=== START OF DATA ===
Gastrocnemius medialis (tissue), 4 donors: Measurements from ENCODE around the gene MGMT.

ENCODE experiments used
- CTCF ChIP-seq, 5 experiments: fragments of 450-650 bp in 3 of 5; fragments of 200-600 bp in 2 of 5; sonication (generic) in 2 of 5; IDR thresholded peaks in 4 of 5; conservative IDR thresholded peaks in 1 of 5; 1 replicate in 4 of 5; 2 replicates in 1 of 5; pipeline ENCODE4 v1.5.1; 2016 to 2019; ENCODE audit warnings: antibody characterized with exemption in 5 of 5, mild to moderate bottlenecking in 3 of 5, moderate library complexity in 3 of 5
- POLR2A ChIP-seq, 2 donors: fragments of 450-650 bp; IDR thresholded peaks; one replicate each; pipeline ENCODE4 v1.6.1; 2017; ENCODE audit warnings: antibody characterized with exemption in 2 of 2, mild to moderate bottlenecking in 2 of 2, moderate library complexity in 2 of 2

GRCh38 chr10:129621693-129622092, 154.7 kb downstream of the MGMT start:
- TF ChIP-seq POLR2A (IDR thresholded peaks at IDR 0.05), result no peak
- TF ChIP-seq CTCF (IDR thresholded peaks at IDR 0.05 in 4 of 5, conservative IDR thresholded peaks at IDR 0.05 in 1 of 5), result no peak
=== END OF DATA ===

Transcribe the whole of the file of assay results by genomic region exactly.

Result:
Gastrocnemius medialis (tissue), 4 donors: Measurements from ENCODE around the gene MGMT.

ENCODE experiments used
- CTCF ChIP-seq, 5 experiments: fragments of 450-650 bp in 3 of 5; fragments of 200-600 bp in 2 of 5; sonication (generic) in 2 of 5; IDR thresholded peaks in 4 of 5; conservative IDR thresholded peaks in 1 of 5; 1 replicate in 4 of 5; 2 replicates in 1 of 5; pipeline ENCODE4 v1.5.1; 2016 to 2019; ENCODE audit warnings: antibody characterized with exemption in 5 of 5, mild to moderate bottlenecking in 3 of 5, moderate library complexity in 3 of 5
- POLR2A ChIP-seq, 2 donors: fragments of 450-650 bp; IDR thresholded peaks; one replicate each; pipeline ENCODE4 v1.6.1; 2017; ENCODE audit warnings: antibody characterized with exemption in 2 of 2, mild to moderate bottlenecking in 2 of 2, moderate library complexity in 2 of 2

GRCh38 chr10:129621693-129622092, 154.7 kb downstream of the MGMT start:
- TF ChIP-seq POLR2A (IDR thresholded peaks at IDR 0.05), result no peak
- TF ChIP-seq CTCF (IDR thresholded peaks at IDR 0.05 in 4 of 5, conservative IDR thresholded peaks at IDR 0.05 in 1 of 5), result no peak